We knew that tackling a remodeling job of this magnitude would bring surprises. Our most recent round of dusty demolition delivered new ones, some good and others not as welcome. It’s all part of the journey on which we have embarked. We are keeping in mind the words of Thomas Edison: “Opportunity is missed by most people because it is dressed in overalls and looks like work.” Every weekend (and some weeknights) since August 1, we willingly put on our work gloves and proverbial overalls for the opportunity to transform September Farm into the bright, cozy home of our dreams .
Surprise #1: “Say hello to my little friends!”
Dear husband and I went back and forth about how to transform the family room. Do we tear out the dated paneling in favor of sheet rock, or keep the dark paneling and paint it white to brighten the room? The second option would definitely be cheaper, and we are all for saving money and using what we have. However, we wanted to widen the opening between the family room and future kitchen, so we knew we would have to take down at least one wall of paneling. We started on that wall and got to work at removing one panel. “And what is behind door number one, Bob? Show us what the homeowners win!”
Very suspicious looking sheet rock was lurking under that paneling. See that pretty, swirly design that was under some of the paper backing? We thought that we should dig further into this mystery, so we removed the sheet rock and found this:
That swirly pattern was not my latest attempt at faux painting, gentle readers. It’s tunneling. From termites. They were rude little critters who knew enough to leave a party they weren’t invited to (quite a long time ago by the look of things). Naturally they departed without cleaning up their mess. After discovering this, we decided to strip the family room of all paneling just to know what hand we’d been dealt. To our relief, we will end up replacing only about twelve studs on two walls in this room. David and I didn’t anticipate this kind of repair, but we would rather know about it than not know, you know?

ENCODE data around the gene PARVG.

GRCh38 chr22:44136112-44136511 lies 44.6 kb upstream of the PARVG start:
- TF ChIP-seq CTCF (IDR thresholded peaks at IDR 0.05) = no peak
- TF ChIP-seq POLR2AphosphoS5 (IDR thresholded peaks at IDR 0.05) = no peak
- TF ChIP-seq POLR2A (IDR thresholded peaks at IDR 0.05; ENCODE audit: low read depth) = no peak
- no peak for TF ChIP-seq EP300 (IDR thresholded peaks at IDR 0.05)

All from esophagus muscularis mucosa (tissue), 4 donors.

Surprise #2: More Critters
As basement demolition continued, it was time to remove the rest of the
depressing antique drop ceiling. Dear husband counted 4 dead mice who had met their demise in that ceiling, courtesy of a mouse motel strategically placed there. We will spare you the visual of mouse carcasses in varying stages of decay. You’re welcome.
Surprise #3: A Vintage Gem
We barely noticed a cabinet shoved into a corner of the dark basement the first several times we were down there. As we continued to gut the basement down to the studs this past weekend, looking for any evidence of more termite damage, we had to move that cabinet. Lo and behold we turned it around to reveal this little gem:
Just in case you don’t recognize a vintage vixen when you see one, it’s a hand made 1960’s bar, complete with slanted front, drawers, and gold, swirly mirrors. The glitter-flecked formica top extends as needed. When hubby showed me this, my jaw dropped and I practically drooled at the prospect of repurposing it. Keeping a treasure such as this in the basement will not do! Once I freshen up the old girl with some rouge and new jewelry, she will occupy a place of honor as our kitchen island. This happy demo surprise was just what I needed that day!
Surprise #4: The Dumpster Dance
I took a chance and ordered a thirty yard dumpster to put all the remodeling trash in. In case you are spatially challenged like me, that’s a big old dumpster! Go ahead, take a gander.
It is now two-thirds full after hubby and I made countless jaunts from house to dumpster and back again! I do believe we will use almost every square inch of this big blue bad boy. The best part is that stinky carpet, ceiling tiles, chewed wood, and a powder blue toilet (which reminds me of my junior prom date’s snazzy tuxedo) will soon be hauled off forever. Can I get a hallelujah?
Even after the surprises that this house had offered up, we wouldn’t have done anything other than buy this place. Trekking in and out with armloads of trash and materials is making us farm strong. Even with dirt in my hair and sweat on my tired body, I still get to feel the uncharacteristically cool August Kansas breeze on my face or hear the rustle of leaves and conversation of cows across the road. It’s a wonderful life.